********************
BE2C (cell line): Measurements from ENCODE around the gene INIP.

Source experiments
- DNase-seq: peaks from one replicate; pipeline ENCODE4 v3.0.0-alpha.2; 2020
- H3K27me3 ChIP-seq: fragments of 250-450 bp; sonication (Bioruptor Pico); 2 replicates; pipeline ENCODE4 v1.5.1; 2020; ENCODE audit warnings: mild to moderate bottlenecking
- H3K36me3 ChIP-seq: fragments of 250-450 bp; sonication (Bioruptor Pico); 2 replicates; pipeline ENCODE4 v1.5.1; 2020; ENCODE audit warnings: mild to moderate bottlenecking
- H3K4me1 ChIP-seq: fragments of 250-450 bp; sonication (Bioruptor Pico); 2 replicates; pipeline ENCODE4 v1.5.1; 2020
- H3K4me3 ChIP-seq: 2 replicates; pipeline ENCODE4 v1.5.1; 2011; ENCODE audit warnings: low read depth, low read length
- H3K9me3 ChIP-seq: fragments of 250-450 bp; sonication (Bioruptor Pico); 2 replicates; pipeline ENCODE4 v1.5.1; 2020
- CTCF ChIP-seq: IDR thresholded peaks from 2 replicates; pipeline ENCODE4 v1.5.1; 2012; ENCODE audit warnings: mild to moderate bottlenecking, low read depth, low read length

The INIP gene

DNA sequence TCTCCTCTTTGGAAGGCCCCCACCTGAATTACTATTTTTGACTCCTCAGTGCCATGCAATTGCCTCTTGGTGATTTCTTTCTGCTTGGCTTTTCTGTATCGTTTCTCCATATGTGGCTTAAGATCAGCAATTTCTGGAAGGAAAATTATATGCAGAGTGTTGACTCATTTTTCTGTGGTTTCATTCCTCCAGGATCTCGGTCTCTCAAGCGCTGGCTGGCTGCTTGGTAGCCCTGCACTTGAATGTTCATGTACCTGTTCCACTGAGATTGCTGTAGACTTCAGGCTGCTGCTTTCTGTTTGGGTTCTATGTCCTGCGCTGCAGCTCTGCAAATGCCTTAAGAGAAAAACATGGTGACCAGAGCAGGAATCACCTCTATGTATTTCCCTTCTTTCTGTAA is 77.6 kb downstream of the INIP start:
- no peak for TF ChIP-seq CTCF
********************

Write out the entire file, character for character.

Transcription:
BE2C (cell line): Measurements from ENCODE around the gene INIP.

Source experiments
- DNase-seq: peaks from one replicate; pipeline ENCODE4 v3.0.0-alpha.2; 2020
- H3K27me3 ChIP-seq: fragments of 250-450 bp; sonication (Bioruptor Pico); 2 replicates; pipeline ENCODE4 v1.5.1; 2020; ENCODE audit warnings: mild to moderate bottlenecking
- H3K36me3 ChIP-seq: fragments of 250-450 bp; sonication (Bioruptor Pico); 2 replicates; pipeline ENCODE4 v1.5.1; 2020; ENCODE audit warnings: mild to moderate bottlenecking
- H3K4me1 ChIP-seq: fragments of 250-450 bp; sonication (Bioruptor Pico); 2 replicates; pipeline ENCODE4 v1.5.1; 2020
- H3K4me3 ChIP-seq: 2 replicates; pipeline ENCODE4 v1.5.1; 2011; ENCODE audit warnings: low read depth, low read length
- H3K9me3 ChIP-seq: fragments of 250-450 bp; sonication (Bioruptor Pico); 2 replicates; pipeline ENCODE4 v1.5.1; 2020
- CTCF ChIP-seq: IDR thresholded peaks from 2 replicates; pipeline ENCODE4 v1.5.1; 2012; ENCODE audit warnings: mild to moderate bottlenecking, low read depth, low read length

The INIP gene

DNA sequence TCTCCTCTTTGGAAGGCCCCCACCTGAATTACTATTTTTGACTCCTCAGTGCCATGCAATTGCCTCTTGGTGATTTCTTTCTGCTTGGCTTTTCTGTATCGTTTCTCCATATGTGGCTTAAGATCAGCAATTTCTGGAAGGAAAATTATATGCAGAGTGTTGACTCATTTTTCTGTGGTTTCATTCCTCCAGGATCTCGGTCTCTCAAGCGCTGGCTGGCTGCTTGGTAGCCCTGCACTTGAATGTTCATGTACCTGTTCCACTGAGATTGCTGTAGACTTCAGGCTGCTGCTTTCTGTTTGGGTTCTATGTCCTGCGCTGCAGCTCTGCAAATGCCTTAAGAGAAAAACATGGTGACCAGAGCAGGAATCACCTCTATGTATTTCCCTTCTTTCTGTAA is 77.6 kb downstream of the INIP start:
- no peak for TF ChIP-seq CTCF